Home > Issue 3 (Volume 13) > The effect of religiosity of patients with Coronary Artery Disease on in-hospital anxiety and depression


Introduction: Religious faith and spirituality often seem to affect physical and psychological functioning of patients with chronic diseases.

Aim: To investigate the relationship between religiosity/spirituality of coronary patients with anxiety and depression which may be experienced during their hospitalization.

Methods: A cross-sectional study was conducted involving 172 patients (23 female and 149 male) with coronary artery disease, who were hospitalized in a general hospital of Attica region with an acute coronary syndrome diagnosis. HADS scale was used for the investigation of hospital anxiety and depression and the Belief and Values Scale was used to evaluate the patients’ religious faith and spirituality.

Results: Moderate levels of religiosity/spirituality and no to moderate levels of anxiety and depression were found in coronary patients. No statistically significant correlations were found between the HADS subscales and the Beliefs and Values Scale (p> 0.001), although individuals who have experienced strong spiritual experiences, experienced less anxiety and depression in hospital. There were found statistically significant correlations (p <0.001) with gender, religious beliefs, patients’ age with Belief and Values Scale. There were also statistically significant correlations (p<0.001) of HADS subscales with family status, age, smoking habits, stress and medication.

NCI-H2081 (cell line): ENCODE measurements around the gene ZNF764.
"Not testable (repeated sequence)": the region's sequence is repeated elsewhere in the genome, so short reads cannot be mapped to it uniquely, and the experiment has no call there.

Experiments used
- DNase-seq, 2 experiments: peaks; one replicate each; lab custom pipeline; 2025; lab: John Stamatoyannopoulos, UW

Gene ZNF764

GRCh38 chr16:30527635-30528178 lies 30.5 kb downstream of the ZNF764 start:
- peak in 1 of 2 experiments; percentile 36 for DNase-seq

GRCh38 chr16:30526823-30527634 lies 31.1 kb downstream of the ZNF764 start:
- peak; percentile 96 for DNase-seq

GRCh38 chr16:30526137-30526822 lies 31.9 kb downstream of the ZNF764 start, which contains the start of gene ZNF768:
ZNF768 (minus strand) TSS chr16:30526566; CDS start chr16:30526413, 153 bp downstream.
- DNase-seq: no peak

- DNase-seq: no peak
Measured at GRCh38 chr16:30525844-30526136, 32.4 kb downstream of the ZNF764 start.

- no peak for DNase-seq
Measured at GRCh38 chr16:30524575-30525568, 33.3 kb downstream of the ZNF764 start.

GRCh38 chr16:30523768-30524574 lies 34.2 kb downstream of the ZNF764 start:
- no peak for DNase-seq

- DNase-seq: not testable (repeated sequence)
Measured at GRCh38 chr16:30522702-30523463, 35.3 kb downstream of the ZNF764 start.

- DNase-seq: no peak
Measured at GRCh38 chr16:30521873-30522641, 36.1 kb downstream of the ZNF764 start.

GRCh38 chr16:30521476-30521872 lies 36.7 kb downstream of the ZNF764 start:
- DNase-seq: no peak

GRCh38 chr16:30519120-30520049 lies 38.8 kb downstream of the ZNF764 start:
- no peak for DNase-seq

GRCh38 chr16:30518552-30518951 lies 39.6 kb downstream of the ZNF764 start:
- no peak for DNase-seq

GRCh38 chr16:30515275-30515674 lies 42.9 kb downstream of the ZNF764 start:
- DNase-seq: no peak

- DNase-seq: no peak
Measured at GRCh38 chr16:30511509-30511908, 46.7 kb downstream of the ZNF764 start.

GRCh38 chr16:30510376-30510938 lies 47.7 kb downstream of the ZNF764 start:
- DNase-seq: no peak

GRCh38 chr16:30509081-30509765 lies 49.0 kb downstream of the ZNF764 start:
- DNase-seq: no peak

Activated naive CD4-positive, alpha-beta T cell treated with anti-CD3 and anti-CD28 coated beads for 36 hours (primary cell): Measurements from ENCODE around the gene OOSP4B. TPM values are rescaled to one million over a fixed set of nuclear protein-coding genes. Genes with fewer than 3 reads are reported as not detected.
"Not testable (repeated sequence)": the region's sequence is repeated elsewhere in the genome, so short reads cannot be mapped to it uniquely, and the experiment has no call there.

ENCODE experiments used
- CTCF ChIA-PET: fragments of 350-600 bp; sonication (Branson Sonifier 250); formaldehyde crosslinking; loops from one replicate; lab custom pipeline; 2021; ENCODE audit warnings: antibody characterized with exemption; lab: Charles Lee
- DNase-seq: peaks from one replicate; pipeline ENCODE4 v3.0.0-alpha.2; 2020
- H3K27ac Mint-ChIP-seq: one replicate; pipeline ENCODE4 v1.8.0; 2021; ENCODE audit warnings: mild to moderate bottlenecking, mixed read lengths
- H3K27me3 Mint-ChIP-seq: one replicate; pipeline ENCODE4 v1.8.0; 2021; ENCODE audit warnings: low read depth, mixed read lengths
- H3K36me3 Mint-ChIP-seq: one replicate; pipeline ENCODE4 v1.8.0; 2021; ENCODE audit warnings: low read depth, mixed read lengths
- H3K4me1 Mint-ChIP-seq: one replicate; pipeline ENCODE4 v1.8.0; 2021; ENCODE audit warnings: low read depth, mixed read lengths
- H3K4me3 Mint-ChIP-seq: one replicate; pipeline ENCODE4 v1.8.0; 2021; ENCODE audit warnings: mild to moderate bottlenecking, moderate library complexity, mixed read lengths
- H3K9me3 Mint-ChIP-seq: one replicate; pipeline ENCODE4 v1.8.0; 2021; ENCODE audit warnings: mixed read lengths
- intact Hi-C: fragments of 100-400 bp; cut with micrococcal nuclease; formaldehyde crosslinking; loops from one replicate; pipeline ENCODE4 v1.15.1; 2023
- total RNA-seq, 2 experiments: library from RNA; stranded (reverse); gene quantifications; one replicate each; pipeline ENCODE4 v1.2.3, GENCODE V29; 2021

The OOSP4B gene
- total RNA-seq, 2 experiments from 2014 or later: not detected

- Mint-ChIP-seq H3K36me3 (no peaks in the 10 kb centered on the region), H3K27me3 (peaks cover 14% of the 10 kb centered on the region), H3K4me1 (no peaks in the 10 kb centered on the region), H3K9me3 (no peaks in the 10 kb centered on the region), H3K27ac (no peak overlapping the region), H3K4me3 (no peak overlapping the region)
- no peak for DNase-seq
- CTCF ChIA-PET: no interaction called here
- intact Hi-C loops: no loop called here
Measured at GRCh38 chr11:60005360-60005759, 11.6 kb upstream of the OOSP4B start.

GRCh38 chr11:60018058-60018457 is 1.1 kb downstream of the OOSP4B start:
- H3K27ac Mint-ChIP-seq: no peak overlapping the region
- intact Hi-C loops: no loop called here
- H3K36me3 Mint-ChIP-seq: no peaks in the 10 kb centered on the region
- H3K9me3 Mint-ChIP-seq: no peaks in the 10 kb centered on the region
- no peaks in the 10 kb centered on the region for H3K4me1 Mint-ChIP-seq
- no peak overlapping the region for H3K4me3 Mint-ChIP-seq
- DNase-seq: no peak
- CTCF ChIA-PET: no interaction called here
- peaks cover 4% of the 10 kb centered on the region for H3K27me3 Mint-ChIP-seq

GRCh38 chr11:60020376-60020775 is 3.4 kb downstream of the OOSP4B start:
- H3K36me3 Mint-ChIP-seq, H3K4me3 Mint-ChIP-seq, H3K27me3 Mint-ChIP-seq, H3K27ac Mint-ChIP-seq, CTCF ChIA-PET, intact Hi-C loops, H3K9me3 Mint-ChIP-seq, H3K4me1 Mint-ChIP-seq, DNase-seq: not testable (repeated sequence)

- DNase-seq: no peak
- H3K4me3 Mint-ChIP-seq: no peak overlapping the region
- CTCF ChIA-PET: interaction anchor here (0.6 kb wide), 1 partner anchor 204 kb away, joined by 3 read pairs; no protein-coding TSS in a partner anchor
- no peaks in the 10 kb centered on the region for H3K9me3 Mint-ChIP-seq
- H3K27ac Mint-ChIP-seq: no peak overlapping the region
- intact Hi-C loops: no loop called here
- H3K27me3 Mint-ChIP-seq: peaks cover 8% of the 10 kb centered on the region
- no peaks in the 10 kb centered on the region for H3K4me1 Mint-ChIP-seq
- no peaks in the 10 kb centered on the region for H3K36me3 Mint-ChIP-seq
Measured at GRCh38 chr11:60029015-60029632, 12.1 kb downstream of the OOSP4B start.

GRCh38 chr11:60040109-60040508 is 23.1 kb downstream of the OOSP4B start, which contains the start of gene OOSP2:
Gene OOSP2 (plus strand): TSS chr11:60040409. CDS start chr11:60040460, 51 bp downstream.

Conclusion: Highly religious coronary patients are less likely to experience anxiety and depression during hospitalization, though confounders seem to interfere and make it difficult to interpret this relationship. Further research is required in order to explore the impact of religiosity on psychological distress of hospitalized coronary patients.

Key words: Anxiety, coronary disease, depression, hospital, religiosity, spirituality

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